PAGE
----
The Parasites

The Chinese liver fluke (or Clonorchis sinensis) was the most remarkable parasite discovery given the location. This flatworm has been an endemic parasite of the marshy areas of southern China for thousands of years. It is believed to be the third most prevalent worm parasite.

Visiting
Guangzhou

The fluke needs a wet marshy environment for part of its life cycle. Like many parasites, it has a complex life cycle.


A fluke matures in the bile ducts of the host's liver and produces up to 4000 eggs every day for up to six months. Those eggs leave the body in feces.

If the person's feces go into fresh water, the eggs are eaten by a snail. The larva develop in that first intermediate host, first into a motile form called the miracidium and then into a sporocyst, an elongated sac.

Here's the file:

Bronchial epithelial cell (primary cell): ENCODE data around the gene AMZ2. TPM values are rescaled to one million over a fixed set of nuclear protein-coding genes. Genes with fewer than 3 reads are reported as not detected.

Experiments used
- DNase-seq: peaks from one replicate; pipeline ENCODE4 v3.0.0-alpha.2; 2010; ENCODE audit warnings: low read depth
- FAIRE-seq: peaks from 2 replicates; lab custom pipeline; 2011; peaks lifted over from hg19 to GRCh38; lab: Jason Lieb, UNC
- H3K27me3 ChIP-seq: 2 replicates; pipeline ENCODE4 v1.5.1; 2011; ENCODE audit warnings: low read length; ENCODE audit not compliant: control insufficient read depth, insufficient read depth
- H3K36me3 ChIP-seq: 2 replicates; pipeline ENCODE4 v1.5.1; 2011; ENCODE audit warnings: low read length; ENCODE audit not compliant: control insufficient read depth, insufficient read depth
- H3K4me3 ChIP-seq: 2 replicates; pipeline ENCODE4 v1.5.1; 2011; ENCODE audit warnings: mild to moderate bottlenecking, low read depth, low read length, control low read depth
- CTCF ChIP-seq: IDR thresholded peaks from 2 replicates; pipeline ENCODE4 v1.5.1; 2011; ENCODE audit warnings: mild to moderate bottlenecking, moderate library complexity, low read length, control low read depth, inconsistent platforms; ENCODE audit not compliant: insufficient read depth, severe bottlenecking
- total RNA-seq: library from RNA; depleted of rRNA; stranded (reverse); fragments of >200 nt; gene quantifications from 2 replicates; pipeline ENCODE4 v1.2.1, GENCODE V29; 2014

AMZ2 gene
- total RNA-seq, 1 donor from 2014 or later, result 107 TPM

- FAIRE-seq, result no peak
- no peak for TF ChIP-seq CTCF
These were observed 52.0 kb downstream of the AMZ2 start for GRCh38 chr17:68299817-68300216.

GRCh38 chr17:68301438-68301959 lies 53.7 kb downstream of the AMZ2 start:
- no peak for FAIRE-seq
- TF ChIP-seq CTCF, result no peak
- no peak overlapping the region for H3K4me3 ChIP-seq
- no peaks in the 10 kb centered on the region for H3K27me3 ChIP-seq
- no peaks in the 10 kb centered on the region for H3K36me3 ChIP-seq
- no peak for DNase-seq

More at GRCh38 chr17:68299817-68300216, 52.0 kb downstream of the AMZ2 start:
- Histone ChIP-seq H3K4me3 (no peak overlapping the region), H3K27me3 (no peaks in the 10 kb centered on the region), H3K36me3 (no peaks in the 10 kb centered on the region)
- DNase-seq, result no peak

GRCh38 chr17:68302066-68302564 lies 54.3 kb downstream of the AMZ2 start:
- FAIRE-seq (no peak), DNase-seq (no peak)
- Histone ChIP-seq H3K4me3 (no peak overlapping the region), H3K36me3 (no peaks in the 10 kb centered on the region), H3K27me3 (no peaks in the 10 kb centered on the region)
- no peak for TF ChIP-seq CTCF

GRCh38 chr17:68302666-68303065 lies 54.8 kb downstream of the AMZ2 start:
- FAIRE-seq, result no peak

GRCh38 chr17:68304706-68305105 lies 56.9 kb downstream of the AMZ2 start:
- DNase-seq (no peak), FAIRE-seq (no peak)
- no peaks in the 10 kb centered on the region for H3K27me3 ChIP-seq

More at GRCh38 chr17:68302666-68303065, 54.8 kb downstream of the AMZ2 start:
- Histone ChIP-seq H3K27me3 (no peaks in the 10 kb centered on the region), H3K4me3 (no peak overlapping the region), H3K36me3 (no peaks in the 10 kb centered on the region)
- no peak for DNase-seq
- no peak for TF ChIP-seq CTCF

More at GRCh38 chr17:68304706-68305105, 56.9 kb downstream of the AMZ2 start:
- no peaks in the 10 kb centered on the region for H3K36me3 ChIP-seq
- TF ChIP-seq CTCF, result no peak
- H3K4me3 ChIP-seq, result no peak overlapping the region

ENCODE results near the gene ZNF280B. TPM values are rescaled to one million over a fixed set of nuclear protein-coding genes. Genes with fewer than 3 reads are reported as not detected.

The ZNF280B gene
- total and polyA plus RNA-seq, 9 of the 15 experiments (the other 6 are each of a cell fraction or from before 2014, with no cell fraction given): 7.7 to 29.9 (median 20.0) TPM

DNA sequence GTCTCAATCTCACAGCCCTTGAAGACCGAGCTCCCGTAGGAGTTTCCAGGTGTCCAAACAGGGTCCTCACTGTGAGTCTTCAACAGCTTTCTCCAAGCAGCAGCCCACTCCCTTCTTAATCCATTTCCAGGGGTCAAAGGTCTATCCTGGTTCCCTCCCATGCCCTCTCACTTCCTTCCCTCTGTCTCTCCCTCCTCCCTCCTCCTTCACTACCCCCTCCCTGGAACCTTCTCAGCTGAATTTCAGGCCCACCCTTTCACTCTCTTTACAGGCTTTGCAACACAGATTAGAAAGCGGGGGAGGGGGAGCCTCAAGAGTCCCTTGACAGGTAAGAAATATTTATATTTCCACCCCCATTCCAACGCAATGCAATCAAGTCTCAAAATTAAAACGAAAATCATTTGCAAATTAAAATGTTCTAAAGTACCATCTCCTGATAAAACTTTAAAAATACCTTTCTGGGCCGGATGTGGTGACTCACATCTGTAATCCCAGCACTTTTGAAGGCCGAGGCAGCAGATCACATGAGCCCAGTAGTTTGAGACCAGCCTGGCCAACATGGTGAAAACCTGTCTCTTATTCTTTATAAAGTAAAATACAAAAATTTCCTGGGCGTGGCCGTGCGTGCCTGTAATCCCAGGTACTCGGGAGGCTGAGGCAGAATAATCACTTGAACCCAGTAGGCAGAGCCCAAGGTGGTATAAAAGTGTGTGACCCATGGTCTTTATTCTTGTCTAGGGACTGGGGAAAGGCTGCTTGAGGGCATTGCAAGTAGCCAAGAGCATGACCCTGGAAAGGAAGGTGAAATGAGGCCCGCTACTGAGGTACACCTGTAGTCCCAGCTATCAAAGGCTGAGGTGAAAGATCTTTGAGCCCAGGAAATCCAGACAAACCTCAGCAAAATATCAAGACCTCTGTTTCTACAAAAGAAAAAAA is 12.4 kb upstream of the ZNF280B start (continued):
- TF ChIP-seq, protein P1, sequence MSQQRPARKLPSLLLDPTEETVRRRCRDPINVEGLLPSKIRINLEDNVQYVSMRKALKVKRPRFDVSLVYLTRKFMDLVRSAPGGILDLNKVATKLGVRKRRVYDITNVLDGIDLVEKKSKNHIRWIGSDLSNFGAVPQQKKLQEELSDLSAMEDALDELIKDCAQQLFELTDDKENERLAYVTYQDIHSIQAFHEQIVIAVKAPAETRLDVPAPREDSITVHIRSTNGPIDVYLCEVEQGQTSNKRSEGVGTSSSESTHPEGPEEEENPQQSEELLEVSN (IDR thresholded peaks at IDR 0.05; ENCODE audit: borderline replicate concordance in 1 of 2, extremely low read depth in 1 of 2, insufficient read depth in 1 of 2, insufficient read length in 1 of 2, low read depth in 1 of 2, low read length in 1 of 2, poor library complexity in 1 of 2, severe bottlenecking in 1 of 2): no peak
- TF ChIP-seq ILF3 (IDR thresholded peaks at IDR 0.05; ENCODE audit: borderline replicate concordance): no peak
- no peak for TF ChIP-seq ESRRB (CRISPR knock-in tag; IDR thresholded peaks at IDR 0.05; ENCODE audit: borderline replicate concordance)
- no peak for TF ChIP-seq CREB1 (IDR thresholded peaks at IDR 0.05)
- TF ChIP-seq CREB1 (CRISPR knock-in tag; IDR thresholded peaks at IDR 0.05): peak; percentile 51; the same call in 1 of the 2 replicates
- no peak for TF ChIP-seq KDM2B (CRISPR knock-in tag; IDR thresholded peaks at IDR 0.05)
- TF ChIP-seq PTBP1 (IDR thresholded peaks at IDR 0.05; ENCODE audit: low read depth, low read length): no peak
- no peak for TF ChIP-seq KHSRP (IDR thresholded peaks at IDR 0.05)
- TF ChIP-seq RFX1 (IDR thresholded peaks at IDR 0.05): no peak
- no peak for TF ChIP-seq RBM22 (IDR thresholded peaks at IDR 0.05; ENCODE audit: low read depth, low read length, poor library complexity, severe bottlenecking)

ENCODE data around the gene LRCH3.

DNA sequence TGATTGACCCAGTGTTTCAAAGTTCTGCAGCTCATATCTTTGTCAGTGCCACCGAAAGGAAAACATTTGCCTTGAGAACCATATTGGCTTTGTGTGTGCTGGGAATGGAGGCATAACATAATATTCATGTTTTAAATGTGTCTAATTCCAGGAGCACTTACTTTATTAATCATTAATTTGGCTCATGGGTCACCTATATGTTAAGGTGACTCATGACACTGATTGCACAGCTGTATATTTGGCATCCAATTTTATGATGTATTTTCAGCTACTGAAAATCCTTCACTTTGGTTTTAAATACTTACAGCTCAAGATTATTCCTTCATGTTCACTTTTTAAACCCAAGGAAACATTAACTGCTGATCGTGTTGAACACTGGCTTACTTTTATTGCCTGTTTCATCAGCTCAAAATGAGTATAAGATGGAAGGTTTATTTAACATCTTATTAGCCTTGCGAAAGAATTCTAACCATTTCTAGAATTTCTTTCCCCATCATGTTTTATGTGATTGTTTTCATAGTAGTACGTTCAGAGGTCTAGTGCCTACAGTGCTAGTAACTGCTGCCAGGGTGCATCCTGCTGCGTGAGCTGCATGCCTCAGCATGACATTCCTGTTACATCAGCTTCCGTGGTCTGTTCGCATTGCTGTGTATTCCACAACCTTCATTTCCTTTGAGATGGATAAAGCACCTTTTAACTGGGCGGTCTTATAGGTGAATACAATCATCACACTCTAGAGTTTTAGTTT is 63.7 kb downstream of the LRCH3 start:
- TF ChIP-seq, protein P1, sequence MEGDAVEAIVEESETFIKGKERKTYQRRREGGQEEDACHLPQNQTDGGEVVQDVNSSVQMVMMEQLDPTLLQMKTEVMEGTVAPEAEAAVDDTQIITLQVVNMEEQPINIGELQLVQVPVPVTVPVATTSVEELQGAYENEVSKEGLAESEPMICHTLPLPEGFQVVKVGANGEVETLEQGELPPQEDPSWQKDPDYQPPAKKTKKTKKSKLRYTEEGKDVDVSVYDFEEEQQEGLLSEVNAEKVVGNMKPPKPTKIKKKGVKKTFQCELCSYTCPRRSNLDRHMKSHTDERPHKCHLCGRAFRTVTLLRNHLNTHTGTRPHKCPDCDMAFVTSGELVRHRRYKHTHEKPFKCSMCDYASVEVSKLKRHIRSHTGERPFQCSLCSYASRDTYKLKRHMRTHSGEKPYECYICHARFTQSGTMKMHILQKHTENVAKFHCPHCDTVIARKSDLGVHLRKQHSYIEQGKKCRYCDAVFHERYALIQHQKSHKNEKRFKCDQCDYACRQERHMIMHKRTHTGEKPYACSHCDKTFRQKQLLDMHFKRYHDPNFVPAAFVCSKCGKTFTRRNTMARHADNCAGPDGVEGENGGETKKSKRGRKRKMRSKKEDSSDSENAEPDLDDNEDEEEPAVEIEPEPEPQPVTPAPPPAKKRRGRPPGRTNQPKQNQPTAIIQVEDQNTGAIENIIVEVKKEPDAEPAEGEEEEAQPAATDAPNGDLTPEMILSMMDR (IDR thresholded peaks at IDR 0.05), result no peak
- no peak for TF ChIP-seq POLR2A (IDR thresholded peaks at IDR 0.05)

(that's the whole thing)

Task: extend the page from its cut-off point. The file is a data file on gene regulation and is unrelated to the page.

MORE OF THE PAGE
The sporocyst produces more sporocysts or rediae, a larval form with an oral sucker. These asexually reproduce, greatly multiplying the numbers while producing either more rediae or free-swimming cercaria.

The redia actively bore their way out of the snail into its freshwater environment. They find a freshwater fish, such as the common carp, grass carp, or other fish common to those waters. They bore their way into it and become parasites of that new host.

Within the muscle tissue of the fish, the cercaria develops further. It creates a protective cyst.

The fish is eventually eaten by a human or other fish-eating mammal, the fluke's ultimate hosts. The acid-resistant cyst allows the metacercaris to reach the small intestine without being harmed by the digestive fluids in the stomach. It then navigates toward the liver, where it feeds on blood and transforms into its stage of sexual reproduction.